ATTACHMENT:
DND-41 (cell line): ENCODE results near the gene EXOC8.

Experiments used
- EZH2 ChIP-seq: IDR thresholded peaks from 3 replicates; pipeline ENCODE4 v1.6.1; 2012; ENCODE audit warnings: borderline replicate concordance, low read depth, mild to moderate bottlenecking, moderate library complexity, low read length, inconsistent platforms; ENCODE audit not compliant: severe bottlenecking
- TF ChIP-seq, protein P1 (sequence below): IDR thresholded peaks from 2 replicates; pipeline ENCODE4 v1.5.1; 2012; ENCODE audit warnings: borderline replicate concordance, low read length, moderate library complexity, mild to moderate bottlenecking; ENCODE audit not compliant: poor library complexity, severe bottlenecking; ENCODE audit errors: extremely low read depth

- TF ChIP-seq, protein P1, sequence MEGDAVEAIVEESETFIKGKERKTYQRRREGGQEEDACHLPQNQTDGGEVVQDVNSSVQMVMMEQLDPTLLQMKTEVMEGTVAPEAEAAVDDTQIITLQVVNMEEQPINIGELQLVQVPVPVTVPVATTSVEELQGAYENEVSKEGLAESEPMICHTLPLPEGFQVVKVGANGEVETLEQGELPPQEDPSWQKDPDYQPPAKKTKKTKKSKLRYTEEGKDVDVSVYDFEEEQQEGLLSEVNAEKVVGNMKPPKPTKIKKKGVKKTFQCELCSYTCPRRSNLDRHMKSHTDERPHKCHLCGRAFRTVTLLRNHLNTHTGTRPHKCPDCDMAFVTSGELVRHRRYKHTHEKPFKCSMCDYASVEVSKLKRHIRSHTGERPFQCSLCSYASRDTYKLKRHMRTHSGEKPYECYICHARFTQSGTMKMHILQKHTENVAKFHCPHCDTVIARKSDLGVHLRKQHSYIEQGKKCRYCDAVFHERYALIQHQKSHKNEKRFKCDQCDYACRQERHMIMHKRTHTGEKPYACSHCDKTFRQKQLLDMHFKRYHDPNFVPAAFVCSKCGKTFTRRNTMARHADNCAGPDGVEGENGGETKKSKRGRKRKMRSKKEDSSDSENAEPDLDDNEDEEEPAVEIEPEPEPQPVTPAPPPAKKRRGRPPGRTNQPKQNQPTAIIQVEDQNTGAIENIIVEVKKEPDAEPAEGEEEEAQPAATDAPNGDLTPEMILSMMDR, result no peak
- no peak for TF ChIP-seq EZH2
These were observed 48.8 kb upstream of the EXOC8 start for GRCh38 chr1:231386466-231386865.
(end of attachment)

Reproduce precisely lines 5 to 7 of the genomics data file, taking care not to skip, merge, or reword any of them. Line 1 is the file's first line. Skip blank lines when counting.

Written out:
- TF ChIP-seq, protein P1, sequence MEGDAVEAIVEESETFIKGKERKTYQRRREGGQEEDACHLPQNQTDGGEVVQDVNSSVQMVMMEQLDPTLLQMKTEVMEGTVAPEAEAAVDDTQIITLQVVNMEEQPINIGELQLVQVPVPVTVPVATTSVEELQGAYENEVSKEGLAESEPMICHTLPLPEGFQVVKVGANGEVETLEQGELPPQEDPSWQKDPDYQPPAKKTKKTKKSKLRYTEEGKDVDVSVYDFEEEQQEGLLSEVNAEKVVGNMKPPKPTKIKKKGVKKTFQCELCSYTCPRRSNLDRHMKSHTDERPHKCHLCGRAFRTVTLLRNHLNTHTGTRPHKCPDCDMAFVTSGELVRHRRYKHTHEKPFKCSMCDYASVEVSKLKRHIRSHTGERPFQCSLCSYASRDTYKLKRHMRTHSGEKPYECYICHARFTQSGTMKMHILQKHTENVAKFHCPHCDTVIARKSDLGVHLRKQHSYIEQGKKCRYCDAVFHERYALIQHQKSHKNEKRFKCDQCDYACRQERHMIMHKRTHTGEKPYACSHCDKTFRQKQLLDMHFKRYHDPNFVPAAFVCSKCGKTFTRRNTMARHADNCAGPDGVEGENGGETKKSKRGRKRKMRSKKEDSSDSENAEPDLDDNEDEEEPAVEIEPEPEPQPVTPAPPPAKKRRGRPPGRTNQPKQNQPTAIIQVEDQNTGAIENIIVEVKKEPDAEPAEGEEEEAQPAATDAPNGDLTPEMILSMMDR, result no peak
- no peak for TF ChIP-seq EZH2
These were observed 48.8 kb upstream of the EXOC8 start for GRCh38 chr1:231386466-231386865.